On March 11, President Biden signed the American Rescue Plan Act of 2021 (“ARPA”), which is aimed at providing $350 billion for eligible state, local, territorial, and Tribal governments to respond to the COVID-19 pandemic. The ARPA discusses the permitted uses in which states can use the federal aid funds, and contains a limitation restricting states from using the federal funds, “to either directly or indirectly offset a reduction in the net tax revenue of such State or territory resulting from a change in law, regulation, or administrative interpretation….” This limitation has raised questions of constitutionality and state sovereignty because if interpreted broadly, any tax-related action that reduces revenue could be deemed by The Department of Treasury to have run afoul with the ARPA (even if the theoretical tax reduction in question have nothing to do with ARPA). The Treasury had published an Interim Final Rule regarding implementation of the ARPA. The attorneys general of 21 states released a letter to Treasury Secretary Janet Yellen, seeking clarification on the provision containing this limitation. Yellen recently issued a response, stating:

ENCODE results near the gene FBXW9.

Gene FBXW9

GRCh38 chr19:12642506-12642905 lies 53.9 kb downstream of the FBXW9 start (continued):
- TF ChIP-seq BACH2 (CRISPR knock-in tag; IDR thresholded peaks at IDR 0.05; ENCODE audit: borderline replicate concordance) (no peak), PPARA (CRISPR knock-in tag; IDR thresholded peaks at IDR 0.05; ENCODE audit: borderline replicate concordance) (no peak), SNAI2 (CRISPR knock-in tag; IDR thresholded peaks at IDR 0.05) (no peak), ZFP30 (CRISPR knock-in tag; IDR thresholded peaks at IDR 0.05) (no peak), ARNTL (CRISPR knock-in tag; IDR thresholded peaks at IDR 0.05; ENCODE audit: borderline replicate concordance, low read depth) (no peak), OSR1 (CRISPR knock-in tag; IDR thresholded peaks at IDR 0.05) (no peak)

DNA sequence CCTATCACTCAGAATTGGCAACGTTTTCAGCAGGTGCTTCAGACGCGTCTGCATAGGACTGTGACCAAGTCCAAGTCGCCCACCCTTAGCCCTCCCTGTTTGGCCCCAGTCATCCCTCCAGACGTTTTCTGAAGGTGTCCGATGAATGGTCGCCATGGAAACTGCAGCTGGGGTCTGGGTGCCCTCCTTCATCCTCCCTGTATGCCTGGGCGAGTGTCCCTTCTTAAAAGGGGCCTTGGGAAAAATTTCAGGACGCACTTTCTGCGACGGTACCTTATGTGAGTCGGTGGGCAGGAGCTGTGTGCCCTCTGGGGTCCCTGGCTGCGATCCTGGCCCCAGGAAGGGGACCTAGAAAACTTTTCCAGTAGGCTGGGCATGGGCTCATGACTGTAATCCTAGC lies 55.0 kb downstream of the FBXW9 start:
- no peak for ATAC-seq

Nothing in the Act prevents States from enacting a broad variety of tax cuts. That is, the Act does not "deny States the ability to cut taxes in any manner whatsoever." It simply provides that funding received under the Act may not be used to offset a reduction in net tax revenue resulting from certain changes in state law. If States lower certain taxes but do not use funds under the Act to offset those cuts-for example, by replacing the lost revenue through other means-the limitation in the Act is not implicated. Janet Yellen Treasury Secretary
Yellen also notes that the Treasury is crafting further guidance specific to the issues raised by the Attorneys General, and that there will be an ongoing dialogue throughout the ARPA program. Withum will keep you aware of updates on this issue as information is released.